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Lessons from 2014: Healthcare and Patient Portals

There was a lot of talk about Healthcare and Patient Portals in 2014.  Health insurance exchange portals started to mature a little bit with healthcare.gov finally coming on line.  The Affordable Care Act requires providers to provide access to medical records for patients and many have looked to implement patient portals.

Looking back, here are some important lessons that we learned.

Healthcare Informatics said that despite many challenges facing patient portals, patient portal usage continues to grow.  In an October 2014 story, Survey: Patient Portal Usage Growing Despite Reservations, Gabriel Perna talks about a survey conducted by HIMSS that “More healthcare provider organizations are adopting patient portals, much of it facilitated by the electronic medical record (EMR) vendor.”  Still, cultural issues were identified as the biggest challenge to patient engagement initiatives.

Patient Portal Awareness. Source: TechnologyAdvice.com

 

Janice Jacobs, Healthcare Life Sciences (HCLS) Social Media Director, Dell Services wrote an article called Best Practices for Patient Portals. She lists the following components as necessary for best-in-class patient portals:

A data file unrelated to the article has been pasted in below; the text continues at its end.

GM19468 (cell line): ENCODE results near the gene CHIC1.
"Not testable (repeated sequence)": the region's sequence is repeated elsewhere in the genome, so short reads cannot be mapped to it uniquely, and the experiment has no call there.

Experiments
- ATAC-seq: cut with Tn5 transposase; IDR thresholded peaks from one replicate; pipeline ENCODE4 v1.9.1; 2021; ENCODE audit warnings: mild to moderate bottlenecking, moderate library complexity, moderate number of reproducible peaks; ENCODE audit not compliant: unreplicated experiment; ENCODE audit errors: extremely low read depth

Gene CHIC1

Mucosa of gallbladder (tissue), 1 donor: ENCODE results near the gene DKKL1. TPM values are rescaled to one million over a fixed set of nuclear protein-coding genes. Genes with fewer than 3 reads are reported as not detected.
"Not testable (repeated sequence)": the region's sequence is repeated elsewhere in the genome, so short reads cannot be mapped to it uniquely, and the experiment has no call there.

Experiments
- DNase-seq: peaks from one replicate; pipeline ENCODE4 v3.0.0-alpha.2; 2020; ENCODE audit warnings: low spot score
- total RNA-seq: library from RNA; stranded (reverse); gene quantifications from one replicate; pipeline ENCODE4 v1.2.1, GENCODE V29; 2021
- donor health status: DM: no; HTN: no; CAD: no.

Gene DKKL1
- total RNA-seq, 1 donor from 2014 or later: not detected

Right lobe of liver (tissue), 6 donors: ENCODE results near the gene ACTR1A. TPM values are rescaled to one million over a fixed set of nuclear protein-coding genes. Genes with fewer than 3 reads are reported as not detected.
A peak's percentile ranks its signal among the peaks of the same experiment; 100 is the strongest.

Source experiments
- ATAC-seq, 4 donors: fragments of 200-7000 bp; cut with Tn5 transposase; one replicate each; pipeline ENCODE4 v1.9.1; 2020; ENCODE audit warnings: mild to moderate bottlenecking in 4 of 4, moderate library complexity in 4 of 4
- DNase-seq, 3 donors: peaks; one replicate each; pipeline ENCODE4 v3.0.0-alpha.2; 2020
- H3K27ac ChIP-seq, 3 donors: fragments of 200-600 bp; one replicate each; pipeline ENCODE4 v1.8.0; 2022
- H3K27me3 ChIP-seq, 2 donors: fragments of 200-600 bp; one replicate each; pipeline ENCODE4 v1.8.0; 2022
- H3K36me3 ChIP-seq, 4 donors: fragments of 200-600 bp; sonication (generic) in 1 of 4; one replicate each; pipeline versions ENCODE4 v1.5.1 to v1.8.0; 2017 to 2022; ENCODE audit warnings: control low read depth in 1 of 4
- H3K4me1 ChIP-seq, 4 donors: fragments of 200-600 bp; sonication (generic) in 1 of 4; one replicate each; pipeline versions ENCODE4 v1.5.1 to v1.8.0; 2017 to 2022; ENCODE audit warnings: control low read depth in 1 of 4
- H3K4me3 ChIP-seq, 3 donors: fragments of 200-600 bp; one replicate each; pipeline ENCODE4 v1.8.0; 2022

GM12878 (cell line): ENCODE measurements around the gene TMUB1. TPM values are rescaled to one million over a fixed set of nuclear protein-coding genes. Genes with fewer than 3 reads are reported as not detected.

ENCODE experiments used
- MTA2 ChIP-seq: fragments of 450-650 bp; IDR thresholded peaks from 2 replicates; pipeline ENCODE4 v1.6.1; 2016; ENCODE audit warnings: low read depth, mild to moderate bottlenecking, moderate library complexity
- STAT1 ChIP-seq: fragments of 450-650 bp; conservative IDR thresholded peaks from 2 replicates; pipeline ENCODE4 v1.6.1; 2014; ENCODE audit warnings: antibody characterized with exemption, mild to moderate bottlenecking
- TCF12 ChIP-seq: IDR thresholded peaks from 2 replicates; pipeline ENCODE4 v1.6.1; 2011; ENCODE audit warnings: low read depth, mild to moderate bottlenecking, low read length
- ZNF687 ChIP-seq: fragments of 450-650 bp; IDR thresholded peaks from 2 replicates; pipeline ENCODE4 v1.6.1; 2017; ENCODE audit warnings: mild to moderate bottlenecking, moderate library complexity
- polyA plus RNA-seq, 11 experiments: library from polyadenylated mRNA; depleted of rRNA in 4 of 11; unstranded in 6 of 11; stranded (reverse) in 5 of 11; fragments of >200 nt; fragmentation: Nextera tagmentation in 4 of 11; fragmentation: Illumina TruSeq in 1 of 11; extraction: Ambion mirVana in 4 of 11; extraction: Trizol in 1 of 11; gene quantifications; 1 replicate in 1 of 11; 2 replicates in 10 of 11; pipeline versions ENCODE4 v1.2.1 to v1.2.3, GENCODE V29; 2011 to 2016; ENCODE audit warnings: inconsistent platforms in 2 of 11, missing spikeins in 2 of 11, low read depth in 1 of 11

• Branding and user experience are key.  You have to focus on functionality as well.  I’ll take this one step further and say you need to really design based on personas.  Most patients will never use your patient portal.  Some chronic-disease patients will use it all the time. And some people will use it while they are in treatment periods and forget it when not.  The experience has be tailored for each of these types of users.
  • Information display – you have to “deliver and display the information in a way which is most intelligible and actionable to patients and caregivers.” She shows an example of test results that show the results, but provide no context or guidance about what the results mean.  A better approach is lay out the results so they are easier to consume, provide context (i.e. this number is too high), and are more graphical for the lay person.
  • Use appropriate language.  This applies to all healthcare portals too.  Providers and insurance companies tend to speak in their language or medical terms too often.  Lay people may not understand that when they want to see an eye doctor that they have to look up Ophthalmology, which is even spelled funny.
  • Anticipate obstacles for patients.  As mentioned before you will have all different types of users, some who may be very familiar with your portal and others who are not.  Find out what are the barriers that people encounter and come up with a plan to fix them.

Finally, I presented “Healthcare Portals: 5 Core Needs for a Great Experience” at two IBM conferences in 2014.  You can see the slides referenced here in a blog post by Michael Porter.

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